Great Plagues in London.

To which add the State of the Cities Mortality, from 1605 to 1606, which stood thus:

The whole Years Collection of all the Burials and Christnings, aswell within the Cittie of London, and the Liberties thereof, and the Pesthouse: As also in the 9. out-parishes, adjoyning to the Citie, and out of the Freedom, from Thursday the Nineteenth of December, Anno Domini 1605. to Thursday the fiue and twentieth of December Anno Domini 1606. according to the report made to the Kings most excellent Majestie, by the Company of the Parish Clerks of London.


BUried this Yeare in the fourescore and sixeteene Parishes of London within the Walles2643
Whereof of the Plague.72
Buried this Yeare in the sixeteene Parishes of London within the Liberties and without the Walles, as also in the Pesthouse adjoyning to London3998
Whereof of the Plague.1078
The whole Summe of all the Burials in London and the Liberties thereof, together with the Pesthouse this Year is6641
Whereof of the Plague.1780
Buried this Year in the nine out Parishes in Middlesex and Surrey1279
Whereof of the Plague.344
The Total of all the Burials in the Places aforesaid, is7920
Whereof of the Plague.2124
Christned in the foresaid places this Year.6614
Parishes that haue been cleare this Year.17
Parishes that haue been infected this Year.104

I meet yet with an older Bill of Mortality, viz. for the Year 1562, and ending 1563, when a Plague raged in the City. The Account whereof was as follows.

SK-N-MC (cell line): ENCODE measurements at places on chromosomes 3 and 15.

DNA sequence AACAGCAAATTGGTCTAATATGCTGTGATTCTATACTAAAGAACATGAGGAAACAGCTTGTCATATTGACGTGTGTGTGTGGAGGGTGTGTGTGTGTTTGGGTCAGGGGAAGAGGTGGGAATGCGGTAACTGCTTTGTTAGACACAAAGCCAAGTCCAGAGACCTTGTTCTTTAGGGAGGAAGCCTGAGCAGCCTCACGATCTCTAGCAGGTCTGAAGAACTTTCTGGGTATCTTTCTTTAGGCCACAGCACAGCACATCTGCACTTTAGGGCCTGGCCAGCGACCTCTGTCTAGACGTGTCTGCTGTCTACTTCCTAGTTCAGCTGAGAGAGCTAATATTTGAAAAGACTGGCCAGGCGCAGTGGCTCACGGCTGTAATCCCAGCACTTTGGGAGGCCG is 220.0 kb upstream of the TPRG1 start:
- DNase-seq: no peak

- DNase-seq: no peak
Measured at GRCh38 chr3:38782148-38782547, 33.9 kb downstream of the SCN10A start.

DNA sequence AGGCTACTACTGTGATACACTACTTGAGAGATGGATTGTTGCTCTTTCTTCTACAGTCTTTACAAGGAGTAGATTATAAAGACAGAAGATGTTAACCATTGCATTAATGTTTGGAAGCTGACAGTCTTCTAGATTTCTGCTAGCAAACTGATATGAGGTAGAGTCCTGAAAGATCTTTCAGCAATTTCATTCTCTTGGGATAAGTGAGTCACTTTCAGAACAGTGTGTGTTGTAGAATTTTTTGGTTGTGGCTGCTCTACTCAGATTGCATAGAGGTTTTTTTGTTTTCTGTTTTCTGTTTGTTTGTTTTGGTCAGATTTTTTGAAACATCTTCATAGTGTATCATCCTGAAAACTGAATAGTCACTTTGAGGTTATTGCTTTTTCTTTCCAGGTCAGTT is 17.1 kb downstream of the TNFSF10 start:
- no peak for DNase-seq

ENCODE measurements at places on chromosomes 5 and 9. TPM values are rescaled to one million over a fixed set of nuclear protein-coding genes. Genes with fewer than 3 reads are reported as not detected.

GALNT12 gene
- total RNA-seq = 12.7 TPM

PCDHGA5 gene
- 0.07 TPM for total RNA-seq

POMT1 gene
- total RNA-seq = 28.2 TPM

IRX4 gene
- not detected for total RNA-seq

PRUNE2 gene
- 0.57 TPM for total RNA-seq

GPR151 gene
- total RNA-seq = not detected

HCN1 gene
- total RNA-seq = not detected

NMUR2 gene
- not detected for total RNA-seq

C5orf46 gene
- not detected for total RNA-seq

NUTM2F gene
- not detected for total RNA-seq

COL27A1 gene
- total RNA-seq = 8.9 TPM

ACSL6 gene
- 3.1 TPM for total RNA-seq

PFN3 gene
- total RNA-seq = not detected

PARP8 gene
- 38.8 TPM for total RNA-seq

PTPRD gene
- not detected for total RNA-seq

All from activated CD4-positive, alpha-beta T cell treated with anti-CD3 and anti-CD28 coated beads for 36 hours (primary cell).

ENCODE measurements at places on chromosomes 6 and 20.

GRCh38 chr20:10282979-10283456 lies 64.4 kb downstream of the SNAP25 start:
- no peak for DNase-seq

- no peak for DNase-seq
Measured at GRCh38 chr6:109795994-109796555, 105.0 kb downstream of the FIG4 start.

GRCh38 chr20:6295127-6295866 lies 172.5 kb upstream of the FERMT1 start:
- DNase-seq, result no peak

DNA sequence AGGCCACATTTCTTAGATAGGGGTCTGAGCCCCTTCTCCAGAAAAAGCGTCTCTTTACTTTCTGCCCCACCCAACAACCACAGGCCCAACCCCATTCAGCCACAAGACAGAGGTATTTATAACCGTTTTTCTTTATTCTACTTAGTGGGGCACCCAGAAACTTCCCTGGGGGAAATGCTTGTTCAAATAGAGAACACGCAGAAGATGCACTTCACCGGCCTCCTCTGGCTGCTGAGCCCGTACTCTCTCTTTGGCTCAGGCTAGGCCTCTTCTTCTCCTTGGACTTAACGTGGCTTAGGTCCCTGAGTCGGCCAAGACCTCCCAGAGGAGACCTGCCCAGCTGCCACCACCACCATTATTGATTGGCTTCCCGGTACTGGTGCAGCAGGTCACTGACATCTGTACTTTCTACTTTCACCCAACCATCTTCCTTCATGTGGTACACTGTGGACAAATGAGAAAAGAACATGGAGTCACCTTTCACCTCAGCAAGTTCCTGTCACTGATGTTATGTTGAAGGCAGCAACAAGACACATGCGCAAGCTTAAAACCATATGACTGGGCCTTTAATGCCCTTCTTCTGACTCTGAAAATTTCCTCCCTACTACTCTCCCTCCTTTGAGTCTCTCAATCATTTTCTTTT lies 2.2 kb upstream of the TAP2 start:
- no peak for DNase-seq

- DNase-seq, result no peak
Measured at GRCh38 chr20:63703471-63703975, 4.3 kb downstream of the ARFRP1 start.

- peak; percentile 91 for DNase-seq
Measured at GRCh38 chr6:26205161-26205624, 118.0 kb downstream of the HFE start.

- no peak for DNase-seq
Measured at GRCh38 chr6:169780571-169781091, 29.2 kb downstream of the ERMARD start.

An old Bill of Mortality.

Buried in London, and the Places near adjoining from the 1st of January 1562, to the 1st of January 1563, in the whole Number23630
Whereof of the Plague.20136
The true Number of all that were buried within the Citie ad Liberties.20414
The true Number of all that were buried in Places near adjoining to the City, and without the Liberties.3216

Here is set down likewise, how many died in each Parish. This Bill of Mortality might be the first of this kind; at least much older than that mentioned by Captain Grant, viz. 1592, 1593, which he seems to hold to be the oldest.

Observations upon the Bills of Mortality.

From these Bills of Mortality, Observations were taken by an ingenious Citizen in the Year 1662, concerning the encrease of some Diseases, and the decrease of others. Thus Agues and Feavers encrease, supposed to be by Surfeits and Excesses; and so do Abortives, by reason of the streightning of Bodies, mixtures of Copulations, and the unwholsom Diet. The Scurvy encreaseth, and so the Consumption with the French-Pox, which goeth under that Name. The Stone and Strangury decreaseth, which the Observer makes to proceed from the drinking of Ale so plentifully. The Gout standeth at a stay; there dieth but one of a thousand of the Gout, tho' more die gouty; the reason is, because those that have the Gout, are said to be long-livers; and when they die, are returned as Aged. The Rickets encreased from the Year 1634, and the Livergrown, which

Observations of the Diseases and Casualties of the City.